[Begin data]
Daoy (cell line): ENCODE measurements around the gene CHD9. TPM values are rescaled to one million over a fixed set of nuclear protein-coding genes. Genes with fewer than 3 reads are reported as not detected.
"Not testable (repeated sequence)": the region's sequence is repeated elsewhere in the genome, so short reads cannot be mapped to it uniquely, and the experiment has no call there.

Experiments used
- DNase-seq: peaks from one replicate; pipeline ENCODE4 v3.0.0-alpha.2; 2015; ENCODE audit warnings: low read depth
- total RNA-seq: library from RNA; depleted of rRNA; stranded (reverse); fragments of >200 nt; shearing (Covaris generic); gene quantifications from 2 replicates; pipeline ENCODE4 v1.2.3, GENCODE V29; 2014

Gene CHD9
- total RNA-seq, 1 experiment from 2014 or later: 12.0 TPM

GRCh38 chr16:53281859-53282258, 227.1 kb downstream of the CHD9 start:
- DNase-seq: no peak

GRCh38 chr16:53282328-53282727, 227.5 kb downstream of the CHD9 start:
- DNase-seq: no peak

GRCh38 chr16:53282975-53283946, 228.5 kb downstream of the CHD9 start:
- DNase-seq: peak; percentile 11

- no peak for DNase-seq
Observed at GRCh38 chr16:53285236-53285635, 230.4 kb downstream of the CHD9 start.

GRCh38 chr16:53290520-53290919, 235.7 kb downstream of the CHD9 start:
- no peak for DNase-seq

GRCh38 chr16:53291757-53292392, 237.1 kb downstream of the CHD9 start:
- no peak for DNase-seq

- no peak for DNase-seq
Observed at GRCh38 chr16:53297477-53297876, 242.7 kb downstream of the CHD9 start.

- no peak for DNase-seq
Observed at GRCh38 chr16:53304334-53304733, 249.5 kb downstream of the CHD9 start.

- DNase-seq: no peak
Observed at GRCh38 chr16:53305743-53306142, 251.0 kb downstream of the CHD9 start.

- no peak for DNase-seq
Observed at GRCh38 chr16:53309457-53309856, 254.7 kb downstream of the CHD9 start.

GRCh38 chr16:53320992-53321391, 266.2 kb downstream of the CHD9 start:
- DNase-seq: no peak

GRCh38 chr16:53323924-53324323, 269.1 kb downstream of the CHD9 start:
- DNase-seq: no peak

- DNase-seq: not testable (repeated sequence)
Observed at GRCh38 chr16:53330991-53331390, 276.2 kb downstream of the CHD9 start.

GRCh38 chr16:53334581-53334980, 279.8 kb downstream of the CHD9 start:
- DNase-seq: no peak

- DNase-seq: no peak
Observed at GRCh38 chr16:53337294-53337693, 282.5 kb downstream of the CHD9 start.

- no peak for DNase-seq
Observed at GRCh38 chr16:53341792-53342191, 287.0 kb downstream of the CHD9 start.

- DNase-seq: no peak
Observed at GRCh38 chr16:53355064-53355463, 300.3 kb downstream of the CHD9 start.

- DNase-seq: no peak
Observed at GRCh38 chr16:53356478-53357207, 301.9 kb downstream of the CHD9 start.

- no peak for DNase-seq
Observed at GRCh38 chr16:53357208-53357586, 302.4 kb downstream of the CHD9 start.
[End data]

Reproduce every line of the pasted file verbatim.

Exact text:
Daoy (cell line): ENCODE measurements around the gene CHD9. TPM values are rescaled to one million over a fixed set of nuclear protein-coding genes. Genes with fewer than 3 reads are reported as not detected.
"Not testable (repeated sequence)": the region's sequence is repeated elsewhere in the genome, so short reads cannot be mapped to it uniquely, and the experiment has no call there.

Experiments used
- DNase-seq: peaks from one replicate; pipeline ENCODE4 v3.0.0-alpha.2; 2015; ENCODE audit warnings: low read depth
- total RNA-seq: library from RNA; depleted of rRNA; stranded (reverse); fragments of >200 nt; shearing (Covaris generic); gene quantifications from 2 replicates; pipeline ENCODE4 v1.2.3, GENCODE V29; 2014

Gene CHD9
- total RNA-seq, 1 experiment from 2014 or later: 12.0 TPM

GRCh38 chr16:53281859-53282258, 227.1 kb downstream of the CHD9 start:
- DNase-seq: no peak

GRCh38 chr16:53282328-53282727, 227.5 kb downstream of the CHD9 start:
- DNase-seq: no peak

GRCh38 chr16:53282975-53283946, 228.5 kb downstream of the CHD9 start:
- DNase-seq: peak; percentile 11

- no peak for DNase-seq
Observed at GRCh38 chr16:53285236-53285635, 230.4 kb downstream of the CHD9 start.

GRCh38 chr16:53290520-53290919, 235.7 kb downstream of the CHD9 start:
- no peak for DNase-seq

GRCh38 chr16:53291757-53292392, 237.1 kb downstream of the CHD9 start:
- no peak for DNase-seq

- no peak for DNase-seq
Observed at GRCh38 chr16:53297477-53297876, 242.7 kb downstream of the CHD9 start.

- no peak for DNase-seq
Observed at GRCh38 chr16:53304334-53304733, 249.5 kb downstream of the CHD9 start.

- DNase-seq: no peak
Observed at GRCh38 chr16:53305743-53306142, 251.0 kb downstream of the CHD9 start.

- no peak for DNase-seq
Observed at GRCh38 chr16:53309457-53309856, 254.7 kb downstream of the CHD9 start.

GRCh38 chr16:53320992-53321391, 266.2 kb downstream of the CHD9 start:
- DNase-seq: no peak

GRCh38 chr16:53323924-53324323, 269.1 kb downstream of the CHD9 start:
- DNase-seq: no peak

- DNase-seq: not testable (repeated sequence)
Observed at GRCh38 chr16:53330991-53331390, 276.2 kb downstream of the CHD9 start.

GRCh38 chr16:53334581-53334980, 279.8 kb downstream of the CHD9 start:
- DNase-seq: no peak

- DNase-seq: no peak
Observed at GRCh38 chr16:53337294-53337693, 282.5 kb downstream of the CHD9 start.

- no peak for DNase-seq
Observed at GRCh38 chr16:53341792-53342191, 287.0 kb downstream of the CHD9 start.

- DNase-seq: no peak
Observed at GRCh38 chr16:53355064-53355463, 300.3 kb downstream of the CHD9 start.

- DNase-seq: no peak
Observed at GRCh38 chr16:53356478-53357207, 301.9 kb downstream of the CHD9 start.

- no peak for DNase-seq
Observed at GRCh38 chr16:53357208-53357586, 302.4 kb downstream of the CHD9 start.